Our Stories

Simplifying Data Collection Through Tech

Sidewalk App, developed by Brendan Pauls, allow users to record more accurate information and store it digitally

In November 2015, the City of Penticton approached Urban Systems with a unique request—they wanted help creating an app that would allow their internal public works staff to assess and record sidewalk conditions.  

Sidewalks are constantly in need of maintenance and repair, and with damage being a liability issue, city staff were routinely heading out to inspect and document sidewalk conditions and keep track of which areas needed work. Up until this point several years ago, they were doing it the old fashioned way—with pen and paper. That was leading to binders full of paper, rooms full of binders, and a general need for organization and speedier information retrieval. Enter Civic Tech! 

In a growing trend, communities have been realizing that technology not only has the ability to streamline processes, but also leads to collecting better information and therefore saving money, time, and, in extreme cases, lives. Essentially, goodbye to endless binders, hello information at your fingertips. 

The new sidewalk assessment app was developed in house by Urban Systems team members Brendan Pauls and Cory Sivell. At the time in 2015, building an app in house was not an asset widely known or realized, and it was thanks to some creative thinking and leveraging our GIS program, Esri, that Brendan and Cory were able to create a valuable tool for one of our longstanding clients. “We backboned on Esri to manipulate a form bundle into a package that they wanted to deliver,” says Cory. “Brendan was instrumental in making it work.”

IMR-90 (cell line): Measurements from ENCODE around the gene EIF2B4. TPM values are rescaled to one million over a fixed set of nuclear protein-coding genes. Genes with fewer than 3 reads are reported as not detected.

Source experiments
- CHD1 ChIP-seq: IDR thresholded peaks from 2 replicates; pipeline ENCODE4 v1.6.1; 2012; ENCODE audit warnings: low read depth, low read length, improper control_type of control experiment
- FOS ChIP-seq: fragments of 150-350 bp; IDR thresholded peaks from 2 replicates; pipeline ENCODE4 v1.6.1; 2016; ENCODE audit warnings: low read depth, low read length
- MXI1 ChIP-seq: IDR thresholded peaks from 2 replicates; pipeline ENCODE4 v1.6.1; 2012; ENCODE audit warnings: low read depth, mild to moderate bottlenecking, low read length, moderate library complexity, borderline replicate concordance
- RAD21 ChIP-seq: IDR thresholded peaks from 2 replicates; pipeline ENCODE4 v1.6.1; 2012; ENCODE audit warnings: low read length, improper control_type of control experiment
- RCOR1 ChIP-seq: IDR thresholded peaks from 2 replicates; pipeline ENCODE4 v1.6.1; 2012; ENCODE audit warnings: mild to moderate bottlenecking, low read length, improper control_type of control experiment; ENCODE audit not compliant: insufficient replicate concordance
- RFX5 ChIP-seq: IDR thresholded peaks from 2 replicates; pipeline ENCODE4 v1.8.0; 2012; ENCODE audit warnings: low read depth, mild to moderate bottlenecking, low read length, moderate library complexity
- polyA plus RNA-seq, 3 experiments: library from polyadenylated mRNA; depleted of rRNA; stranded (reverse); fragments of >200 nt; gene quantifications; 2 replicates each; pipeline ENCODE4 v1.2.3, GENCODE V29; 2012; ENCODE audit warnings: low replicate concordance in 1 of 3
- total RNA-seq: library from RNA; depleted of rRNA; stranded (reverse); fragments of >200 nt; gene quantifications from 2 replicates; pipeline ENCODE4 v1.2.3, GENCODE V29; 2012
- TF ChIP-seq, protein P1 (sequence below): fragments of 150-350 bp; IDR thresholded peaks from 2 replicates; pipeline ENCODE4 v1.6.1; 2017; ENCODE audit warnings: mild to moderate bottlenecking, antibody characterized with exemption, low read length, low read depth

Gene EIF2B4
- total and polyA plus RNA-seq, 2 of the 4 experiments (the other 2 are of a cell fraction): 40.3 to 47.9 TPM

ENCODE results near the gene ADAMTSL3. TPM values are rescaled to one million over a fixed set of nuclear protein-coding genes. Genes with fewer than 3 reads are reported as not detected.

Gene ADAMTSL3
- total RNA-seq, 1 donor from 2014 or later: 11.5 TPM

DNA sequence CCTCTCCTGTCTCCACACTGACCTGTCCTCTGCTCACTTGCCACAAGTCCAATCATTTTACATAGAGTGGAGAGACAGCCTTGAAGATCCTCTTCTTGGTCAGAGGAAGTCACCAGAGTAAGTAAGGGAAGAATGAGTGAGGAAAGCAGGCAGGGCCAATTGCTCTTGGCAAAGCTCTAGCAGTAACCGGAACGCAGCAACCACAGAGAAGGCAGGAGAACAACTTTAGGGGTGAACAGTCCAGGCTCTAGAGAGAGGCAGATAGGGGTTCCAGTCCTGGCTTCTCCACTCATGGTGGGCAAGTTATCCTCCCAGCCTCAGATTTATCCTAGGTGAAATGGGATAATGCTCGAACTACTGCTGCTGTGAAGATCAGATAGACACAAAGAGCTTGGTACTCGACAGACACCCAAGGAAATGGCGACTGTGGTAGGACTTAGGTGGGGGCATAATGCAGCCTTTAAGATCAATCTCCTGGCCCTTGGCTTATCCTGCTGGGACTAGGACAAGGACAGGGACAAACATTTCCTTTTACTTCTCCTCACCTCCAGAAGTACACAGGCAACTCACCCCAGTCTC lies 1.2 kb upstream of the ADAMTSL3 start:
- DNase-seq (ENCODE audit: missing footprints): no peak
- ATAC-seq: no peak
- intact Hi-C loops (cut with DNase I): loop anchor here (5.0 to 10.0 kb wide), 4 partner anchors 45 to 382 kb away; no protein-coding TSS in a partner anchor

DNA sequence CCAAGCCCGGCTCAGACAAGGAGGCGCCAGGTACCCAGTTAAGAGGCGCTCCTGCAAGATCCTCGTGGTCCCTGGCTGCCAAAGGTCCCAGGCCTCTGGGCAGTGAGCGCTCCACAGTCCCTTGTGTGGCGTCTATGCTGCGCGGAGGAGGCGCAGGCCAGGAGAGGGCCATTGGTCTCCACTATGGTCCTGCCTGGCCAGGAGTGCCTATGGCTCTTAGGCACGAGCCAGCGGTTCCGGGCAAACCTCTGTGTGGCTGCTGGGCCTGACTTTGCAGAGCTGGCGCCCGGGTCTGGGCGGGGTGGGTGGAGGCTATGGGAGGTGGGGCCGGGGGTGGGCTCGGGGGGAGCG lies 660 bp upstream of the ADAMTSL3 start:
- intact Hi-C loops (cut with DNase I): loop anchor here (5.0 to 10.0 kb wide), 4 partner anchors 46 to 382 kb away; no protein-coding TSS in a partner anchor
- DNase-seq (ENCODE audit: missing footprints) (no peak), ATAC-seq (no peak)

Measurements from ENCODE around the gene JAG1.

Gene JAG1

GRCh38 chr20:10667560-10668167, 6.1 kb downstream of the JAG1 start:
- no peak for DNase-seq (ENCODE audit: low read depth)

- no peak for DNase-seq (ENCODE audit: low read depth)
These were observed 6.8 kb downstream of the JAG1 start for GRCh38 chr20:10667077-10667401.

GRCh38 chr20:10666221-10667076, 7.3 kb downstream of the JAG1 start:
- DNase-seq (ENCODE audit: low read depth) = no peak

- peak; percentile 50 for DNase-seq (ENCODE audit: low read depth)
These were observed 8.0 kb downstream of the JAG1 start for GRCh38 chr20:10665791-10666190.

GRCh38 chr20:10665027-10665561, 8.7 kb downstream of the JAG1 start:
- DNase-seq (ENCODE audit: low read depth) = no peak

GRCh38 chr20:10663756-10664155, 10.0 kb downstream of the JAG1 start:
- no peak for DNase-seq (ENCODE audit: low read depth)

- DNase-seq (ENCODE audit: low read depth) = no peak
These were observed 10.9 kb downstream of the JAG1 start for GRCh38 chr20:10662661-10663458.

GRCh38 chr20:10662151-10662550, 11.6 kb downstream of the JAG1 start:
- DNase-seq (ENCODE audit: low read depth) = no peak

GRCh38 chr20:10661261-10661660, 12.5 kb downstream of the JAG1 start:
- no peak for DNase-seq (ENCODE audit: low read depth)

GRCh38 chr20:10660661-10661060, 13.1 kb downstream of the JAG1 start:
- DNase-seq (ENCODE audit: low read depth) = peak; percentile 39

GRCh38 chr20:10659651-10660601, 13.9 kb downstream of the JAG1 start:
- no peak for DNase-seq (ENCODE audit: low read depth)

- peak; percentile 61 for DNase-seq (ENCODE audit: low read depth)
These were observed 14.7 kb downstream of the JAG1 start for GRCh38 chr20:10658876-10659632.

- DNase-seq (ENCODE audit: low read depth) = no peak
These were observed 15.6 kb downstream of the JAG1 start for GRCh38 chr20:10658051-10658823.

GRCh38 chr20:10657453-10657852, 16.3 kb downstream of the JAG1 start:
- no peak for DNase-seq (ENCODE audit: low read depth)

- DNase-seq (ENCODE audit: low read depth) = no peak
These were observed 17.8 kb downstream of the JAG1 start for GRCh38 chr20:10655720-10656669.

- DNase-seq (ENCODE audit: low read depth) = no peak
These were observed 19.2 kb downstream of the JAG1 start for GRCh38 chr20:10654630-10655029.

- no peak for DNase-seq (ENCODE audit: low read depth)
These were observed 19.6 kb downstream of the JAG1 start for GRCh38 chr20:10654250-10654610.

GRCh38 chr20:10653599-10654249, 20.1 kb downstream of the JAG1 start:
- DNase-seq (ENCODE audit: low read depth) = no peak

With the new Sidewalk App, city staff were able to record more accurate information and store it digitally, along with visual references to the digital information, and subsequently make updates more readily over time. It successfully freed up time for often stretched City staff, improving organization of accessible data and easing the decision making process. All updates and entries are now incorporated digitally into a map, making it quicker and easier to get a more complete picture of what is going on where. 

Although the benefits seem obvious, there is always the issue of money right? With limited resources how do communities pay for innovations such as these?  In this case, issues in the quality and maintenance of sidewalks can lead to injury and claims, meaning insurers are only too happy to fund creative solutions like the Sidewalk App. The MIABC (Municipal Insurance Association of British Columbia) supports communities to help develop programs to reduce the number of claims they receive, and were very open to providing the funding for this project.  

Today, Brendan and his colleagues use the same technology internally on many of Urban Systems’ projects for site visits, field work, and data collection. “The app is so useful because it combines location (GPS) with form-based attribute collection,” he explains, “So we can package up the “where” and the “what” all in one data point.” This also includes attaching photos, which can help tell the story as well. 

He further explains how the app is helping remove a lot of the grunt work from a 3-week culvert condition inspection in Anmore, BC. “It would be painful to inspect 400+ culverts in the rain, using paper forms!  Much better on an iPad,” Brendan professes. “We also use it for many environmental projects, including site visits, site hazard assessments, vegetation surveys, sensitive habitat mapping, and more.” The app has also made its way to Calgary, where our team in Alberta is putting it to good use for land development field work, and showing how an idea for one client can turn around to benefit so many.  

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